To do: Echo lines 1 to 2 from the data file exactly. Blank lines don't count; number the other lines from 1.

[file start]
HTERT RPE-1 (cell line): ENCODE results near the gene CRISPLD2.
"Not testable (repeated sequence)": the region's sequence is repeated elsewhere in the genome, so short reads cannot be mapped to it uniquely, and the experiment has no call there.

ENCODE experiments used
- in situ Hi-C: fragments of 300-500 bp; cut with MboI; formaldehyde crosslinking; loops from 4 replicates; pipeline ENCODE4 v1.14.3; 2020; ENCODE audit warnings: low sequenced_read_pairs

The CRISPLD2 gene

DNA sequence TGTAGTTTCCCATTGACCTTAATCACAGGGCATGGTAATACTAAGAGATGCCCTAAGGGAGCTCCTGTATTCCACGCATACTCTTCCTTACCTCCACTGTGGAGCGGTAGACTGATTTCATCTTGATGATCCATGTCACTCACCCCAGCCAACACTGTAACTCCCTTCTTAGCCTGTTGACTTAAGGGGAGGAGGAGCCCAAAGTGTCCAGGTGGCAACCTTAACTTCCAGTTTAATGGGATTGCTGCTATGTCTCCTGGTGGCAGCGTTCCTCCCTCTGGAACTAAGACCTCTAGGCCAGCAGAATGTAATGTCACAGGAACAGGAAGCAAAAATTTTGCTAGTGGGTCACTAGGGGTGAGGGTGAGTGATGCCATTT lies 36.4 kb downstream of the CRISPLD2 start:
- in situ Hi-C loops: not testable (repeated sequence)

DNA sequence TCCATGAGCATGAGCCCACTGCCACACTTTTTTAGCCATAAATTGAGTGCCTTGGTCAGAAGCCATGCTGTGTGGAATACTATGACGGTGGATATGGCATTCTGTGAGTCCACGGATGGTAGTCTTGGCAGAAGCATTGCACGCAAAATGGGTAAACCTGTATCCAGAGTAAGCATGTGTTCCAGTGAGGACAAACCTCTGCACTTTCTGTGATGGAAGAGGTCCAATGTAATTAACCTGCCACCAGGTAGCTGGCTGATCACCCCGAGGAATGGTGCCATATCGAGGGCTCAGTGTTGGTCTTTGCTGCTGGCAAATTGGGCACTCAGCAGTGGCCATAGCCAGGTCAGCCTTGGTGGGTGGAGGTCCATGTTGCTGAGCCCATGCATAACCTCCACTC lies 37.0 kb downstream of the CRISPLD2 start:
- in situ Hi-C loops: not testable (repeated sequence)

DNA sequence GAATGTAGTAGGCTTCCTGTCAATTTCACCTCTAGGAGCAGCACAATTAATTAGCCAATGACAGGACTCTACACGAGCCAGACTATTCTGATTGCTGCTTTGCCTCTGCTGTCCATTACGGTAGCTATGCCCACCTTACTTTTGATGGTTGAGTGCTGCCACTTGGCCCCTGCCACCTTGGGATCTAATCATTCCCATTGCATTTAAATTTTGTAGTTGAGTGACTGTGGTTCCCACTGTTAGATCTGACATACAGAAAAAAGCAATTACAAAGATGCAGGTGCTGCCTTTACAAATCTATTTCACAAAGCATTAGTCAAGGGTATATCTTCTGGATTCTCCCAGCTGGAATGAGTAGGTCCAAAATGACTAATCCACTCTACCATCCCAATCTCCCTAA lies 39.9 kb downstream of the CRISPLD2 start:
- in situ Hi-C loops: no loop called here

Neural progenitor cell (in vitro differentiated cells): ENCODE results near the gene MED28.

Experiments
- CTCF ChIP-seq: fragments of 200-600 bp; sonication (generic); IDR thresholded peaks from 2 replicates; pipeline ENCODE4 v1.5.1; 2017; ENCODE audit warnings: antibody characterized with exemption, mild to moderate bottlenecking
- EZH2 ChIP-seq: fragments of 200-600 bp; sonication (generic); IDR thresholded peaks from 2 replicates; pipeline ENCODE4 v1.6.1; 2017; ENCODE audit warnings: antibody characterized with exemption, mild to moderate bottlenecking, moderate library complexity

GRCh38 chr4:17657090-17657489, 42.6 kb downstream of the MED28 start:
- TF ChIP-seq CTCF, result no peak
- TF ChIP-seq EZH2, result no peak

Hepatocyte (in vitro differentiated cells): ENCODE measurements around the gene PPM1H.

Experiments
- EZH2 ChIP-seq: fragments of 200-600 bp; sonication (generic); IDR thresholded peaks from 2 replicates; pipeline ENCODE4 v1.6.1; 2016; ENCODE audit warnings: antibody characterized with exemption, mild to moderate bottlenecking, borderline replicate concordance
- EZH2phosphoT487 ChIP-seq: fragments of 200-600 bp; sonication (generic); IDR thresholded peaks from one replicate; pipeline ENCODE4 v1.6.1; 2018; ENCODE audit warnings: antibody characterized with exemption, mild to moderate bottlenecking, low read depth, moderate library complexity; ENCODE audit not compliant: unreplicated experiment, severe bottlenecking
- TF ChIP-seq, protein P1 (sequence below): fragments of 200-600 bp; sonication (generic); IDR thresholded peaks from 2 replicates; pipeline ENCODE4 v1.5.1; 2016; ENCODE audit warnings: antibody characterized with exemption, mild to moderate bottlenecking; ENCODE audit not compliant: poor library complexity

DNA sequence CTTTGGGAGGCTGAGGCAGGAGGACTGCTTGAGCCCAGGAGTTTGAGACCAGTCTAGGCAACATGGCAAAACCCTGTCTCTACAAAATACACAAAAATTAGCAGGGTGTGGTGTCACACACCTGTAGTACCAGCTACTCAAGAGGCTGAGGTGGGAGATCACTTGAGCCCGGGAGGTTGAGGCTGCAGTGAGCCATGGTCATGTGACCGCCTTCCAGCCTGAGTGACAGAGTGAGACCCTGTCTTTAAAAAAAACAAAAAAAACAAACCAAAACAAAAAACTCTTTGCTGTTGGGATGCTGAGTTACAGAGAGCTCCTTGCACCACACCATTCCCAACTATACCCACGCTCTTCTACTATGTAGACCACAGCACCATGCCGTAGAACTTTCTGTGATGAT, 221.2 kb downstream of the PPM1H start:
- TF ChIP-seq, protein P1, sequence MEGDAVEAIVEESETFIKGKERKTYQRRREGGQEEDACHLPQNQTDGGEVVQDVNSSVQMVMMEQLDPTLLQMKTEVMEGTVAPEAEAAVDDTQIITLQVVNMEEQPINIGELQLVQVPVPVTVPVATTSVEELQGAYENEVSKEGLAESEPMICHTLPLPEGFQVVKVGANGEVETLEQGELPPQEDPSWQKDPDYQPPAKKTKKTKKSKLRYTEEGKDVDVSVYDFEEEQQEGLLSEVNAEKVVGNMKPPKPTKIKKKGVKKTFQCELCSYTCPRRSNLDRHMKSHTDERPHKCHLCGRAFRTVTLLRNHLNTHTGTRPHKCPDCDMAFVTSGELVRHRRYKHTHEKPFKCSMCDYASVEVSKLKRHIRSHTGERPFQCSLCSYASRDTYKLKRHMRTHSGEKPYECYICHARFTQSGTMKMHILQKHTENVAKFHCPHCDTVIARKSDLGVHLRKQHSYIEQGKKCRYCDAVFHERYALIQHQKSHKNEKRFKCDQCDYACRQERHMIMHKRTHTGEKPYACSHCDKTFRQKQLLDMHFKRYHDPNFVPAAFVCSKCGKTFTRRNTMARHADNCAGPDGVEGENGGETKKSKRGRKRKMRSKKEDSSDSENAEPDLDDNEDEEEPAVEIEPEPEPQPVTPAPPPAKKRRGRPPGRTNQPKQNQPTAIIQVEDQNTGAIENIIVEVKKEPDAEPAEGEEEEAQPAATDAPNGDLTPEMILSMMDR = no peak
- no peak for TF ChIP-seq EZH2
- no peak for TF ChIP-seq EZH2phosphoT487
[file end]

HTERT RPE-1 (cell line): ENCODE results near the gene CRISPLD2.
"Not testable (repeated sequence)": the region's sequence is repeated elsewhere in the genome, so short reads cannot be mapped to it uniquely, and the experiment has no call there.